Military health fees could rise under plan

WASHINGTON — A military built for fighting wars is looking more and more like a health care entitlement program.

Costs of the program that provides health coverage to some 10 million active-duty personnel, retirees, reservists and their families have jumped from $19 billion in 2001 to $53 billion in the Pentagon's latest budget request.

Desperate to cut spending in Washington's time of fiscal austerity, President Obama has proposed increasing the fees for working-age retirees in the decades-old health program, known as Tricare. After years of resisting proposed increases for military men and women, budget-conscious lawmakers suddenly are poised to make them pay a bit more for their health care, though not on the president's terms.

The current fees, unchanged in 11 years, are $230 a year for an individual and $460 for a family. That's far less than what civilian federal workers pay for health care — about $5,000 a year — and what most other people in the U.S. pay.

Obama is seeking a fee increase of $2.50 per month for an individual and $5 per month for families. Future increases starting in 2013 would be pegged to rising costs as measured by the national health care expenditure index produced by the Centers for Medicare and Medicaid Services. It projects 6.2 percent growth.

"Health care is eating the department alive," Defense Secretary Robert Gates said bluntly — two years ago.

The explosive expense of health care rivals what the Pentagon shells out to buy fighter aircraft, submarines and high-tech weapons, and is about half of the $118 billion that the Obama administration wants in the next budget to fight the wars in Iraq and Afghanistan.

Republican Rep. Howard "Buck" McKeon of California, chairman of the House Armed Services Committee, backs Gates' proposal to raise fees for working-age retirees in the next budget, and he has the support of the committee's top Democrat, Rep. Adam Smith of Washington state.

But McKeon rejects the plan to link increases in 2013 and beyond to the health care expenditure index. He wants to tie increases to military retirees' cost-of-living adjustment, which this year was zero.

McKeon planned to release his version of the defense bill today. The legislation says members of the military face "unique and extraordinary demands and make extra sacrifices" over the course of a 20- to 30-year career "in protecting freedom for all Americans.

"Decades of sacrifices is a significant prepaid premium for health care that is over and above what the member pays in money," the measure reads.

The full committee meets Wednesday to pull together an overall defense bill for the budget year beginning Oct. 1. The committee is expected to override members of its personnel subcommittee who last week unanimously approved a one-year prohibition on any increase in health care fees.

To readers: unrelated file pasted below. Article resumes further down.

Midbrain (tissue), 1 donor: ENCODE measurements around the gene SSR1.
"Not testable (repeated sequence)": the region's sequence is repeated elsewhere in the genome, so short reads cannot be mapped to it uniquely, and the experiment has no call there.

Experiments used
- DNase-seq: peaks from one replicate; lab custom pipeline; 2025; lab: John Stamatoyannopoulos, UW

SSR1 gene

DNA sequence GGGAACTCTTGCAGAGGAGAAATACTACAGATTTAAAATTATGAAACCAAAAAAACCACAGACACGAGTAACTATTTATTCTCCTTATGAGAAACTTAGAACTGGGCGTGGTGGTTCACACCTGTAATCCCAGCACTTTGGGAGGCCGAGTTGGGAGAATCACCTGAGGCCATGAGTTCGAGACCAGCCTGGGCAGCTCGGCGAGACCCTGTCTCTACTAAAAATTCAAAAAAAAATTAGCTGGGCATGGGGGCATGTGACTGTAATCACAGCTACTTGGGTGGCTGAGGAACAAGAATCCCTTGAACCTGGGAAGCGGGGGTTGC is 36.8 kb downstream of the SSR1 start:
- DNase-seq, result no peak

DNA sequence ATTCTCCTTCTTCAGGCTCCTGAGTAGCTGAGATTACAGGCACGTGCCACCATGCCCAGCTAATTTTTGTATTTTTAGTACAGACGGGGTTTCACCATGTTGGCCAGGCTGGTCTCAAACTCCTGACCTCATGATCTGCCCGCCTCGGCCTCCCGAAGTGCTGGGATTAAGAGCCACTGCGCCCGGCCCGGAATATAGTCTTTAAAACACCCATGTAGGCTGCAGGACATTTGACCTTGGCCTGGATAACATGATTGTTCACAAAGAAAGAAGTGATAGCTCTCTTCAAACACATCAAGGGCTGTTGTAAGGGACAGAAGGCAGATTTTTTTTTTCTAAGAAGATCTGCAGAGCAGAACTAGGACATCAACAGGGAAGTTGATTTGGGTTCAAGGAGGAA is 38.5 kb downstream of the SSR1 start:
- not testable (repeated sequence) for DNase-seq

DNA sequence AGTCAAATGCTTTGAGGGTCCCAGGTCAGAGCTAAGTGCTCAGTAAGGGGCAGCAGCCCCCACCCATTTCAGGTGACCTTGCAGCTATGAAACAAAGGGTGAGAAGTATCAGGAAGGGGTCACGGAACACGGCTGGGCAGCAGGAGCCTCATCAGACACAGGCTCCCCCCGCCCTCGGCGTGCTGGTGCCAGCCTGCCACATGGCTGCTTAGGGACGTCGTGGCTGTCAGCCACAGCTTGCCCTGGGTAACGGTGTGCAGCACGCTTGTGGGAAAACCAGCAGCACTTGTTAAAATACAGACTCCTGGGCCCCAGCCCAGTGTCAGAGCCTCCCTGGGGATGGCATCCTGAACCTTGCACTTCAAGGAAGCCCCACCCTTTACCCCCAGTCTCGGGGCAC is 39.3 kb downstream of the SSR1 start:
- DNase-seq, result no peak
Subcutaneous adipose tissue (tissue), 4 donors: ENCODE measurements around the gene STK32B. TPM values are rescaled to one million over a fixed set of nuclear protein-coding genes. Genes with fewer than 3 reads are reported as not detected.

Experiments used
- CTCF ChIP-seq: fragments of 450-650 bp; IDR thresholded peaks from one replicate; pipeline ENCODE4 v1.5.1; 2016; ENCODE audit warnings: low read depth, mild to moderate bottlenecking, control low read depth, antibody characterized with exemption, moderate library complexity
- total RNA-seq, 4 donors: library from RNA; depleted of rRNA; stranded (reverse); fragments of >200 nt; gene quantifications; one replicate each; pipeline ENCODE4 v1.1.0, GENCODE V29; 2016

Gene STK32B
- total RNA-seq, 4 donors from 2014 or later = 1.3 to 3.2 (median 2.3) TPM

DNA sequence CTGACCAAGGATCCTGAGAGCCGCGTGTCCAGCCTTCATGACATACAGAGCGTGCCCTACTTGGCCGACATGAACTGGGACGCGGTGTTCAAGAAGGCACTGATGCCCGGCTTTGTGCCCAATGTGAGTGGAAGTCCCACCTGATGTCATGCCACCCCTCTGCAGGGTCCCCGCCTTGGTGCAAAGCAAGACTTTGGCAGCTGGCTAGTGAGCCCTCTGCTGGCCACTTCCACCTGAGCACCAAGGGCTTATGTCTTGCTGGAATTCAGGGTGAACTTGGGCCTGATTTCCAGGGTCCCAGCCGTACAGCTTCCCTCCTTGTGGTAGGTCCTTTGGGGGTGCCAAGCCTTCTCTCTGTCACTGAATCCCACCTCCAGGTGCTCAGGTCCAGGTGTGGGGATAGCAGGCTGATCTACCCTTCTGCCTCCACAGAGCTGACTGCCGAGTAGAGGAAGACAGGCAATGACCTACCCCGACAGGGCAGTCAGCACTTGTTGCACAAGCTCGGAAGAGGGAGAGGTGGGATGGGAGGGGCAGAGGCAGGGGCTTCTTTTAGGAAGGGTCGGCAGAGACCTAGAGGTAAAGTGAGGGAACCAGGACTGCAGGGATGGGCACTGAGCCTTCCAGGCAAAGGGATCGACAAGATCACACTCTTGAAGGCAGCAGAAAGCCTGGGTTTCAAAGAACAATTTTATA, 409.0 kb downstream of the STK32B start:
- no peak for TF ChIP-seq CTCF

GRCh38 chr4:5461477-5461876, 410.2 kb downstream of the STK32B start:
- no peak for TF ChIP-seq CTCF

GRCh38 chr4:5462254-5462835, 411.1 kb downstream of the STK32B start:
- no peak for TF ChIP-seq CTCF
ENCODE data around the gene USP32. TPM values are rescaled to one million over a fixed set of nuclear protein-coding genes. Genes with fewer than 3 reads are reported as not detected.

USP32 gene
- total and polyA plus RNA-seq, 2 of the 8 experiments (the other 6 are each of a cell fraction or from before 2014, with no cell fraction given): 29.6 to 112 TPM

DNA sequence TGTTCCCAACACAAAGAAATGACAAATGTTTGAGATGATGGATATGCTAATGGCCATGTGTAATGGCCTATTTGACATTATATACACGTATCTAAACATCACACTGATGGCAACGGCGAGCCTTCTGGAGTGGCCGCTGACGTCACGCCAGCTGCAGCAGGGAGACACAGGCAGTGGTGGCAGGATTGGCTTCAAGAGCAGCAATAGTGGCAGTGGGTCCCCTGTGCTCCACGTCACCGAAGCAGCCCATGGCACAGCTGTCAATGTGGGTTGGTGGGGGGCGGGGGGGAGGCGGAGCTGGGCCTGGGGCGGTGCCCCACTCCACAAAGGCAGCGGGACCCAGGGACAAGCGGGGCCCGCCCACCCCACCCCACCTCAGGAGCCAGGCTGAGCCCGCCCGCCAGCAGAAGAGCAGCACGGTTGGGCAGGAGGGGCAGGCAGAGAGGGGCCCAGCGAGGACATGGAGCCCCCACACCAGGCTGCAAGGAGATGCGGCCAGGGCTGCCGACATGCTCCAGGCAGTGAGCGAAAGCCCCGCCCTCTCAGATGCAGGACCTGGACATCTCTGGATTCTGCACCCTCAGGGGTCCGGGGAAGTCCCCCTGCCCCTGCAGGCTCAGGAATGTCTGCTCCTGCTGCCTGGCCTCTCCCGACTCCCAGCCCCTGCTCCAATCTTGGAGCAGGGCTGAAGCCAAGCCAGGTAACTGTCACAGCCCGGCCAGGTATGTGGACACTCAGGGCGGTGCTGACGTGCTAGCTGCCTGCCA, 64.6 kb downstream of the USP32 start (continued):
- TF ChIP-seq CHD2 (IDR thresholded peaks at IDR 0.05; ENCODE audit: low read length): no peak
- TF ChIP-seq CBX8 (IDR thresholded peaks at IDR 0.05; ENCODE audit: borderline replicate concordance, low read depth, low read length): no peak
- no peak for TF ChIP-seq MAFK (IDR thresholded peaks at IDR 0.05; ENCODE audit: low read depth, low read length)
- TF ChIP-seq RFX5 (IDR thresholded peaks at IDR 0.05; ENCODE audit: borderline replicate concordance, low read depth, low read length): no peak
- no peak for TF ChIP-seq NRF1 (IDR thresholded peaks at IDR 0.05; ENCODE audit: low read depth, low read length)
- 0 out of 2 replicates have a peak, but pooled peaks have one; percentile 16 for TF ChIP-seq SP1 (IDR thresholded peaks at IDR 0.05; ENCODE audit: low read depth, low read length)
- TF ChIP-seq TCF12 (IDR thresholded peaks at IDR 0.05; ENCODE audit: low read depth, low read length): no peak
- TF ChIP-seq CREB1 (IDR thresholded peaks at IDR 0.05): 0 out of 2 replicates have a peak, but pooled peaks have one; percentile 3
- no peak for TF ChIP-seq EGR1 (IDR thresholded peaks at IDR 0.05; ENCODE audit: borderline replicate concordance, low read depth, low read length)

"I strongly believe military retirees have made significant down payments through their dedicated service to the nation," said the subcommittee chairman, Rep. Joe Wilson, R-S.C. "In view of that service, it is not right for the nation to ask them to pay more for the health care for which they are entitled as all citizens are being personally challenged financially by rising gas prices."

Congress repeatedly has resisted Pentagon efforts to increase copayments or fees, arguing that members of the military and their families sacrifice far more than the average American, with a career that includes long and dangerous deployments overseas that overshadow civilian work.

Even as Washington wrestles with a ballooning deficit estimated at $1.6 trillion and the demands of entitlement programs such as Medicare and Social Security, lawmakers are reluctant to raise health care costs for members of the military and retirees.

But this year, Gates singled out working-age retirees, such as those in their 40s who retired after 20-plus years in the military, as individuals who could afford a small increase.

"Many of these beneficiaries are employed full time while receiving full pensions, often forgoing their employer's health plan to remain with Tricare," Gates told Congress. "This should come as no surprise, given that the current Tricare enrollment fee was set in 1995... and has not been raised since."

Gates and the administration are up against one of the most powerful constituencies: the network of veterans groups and retired generals determined to stop any increase.

The Military Officers Association of America backs the one-year fee increase but strongly opposes any increase in 2013 and beyond linked to the health care expenditure index.

"We agree with those modest increases," said Kathy Beasley, a retired Navy captain and deputy director of government relations for the officers' group. The increased fees linked to the index, however, "erodes the retirement benefit package."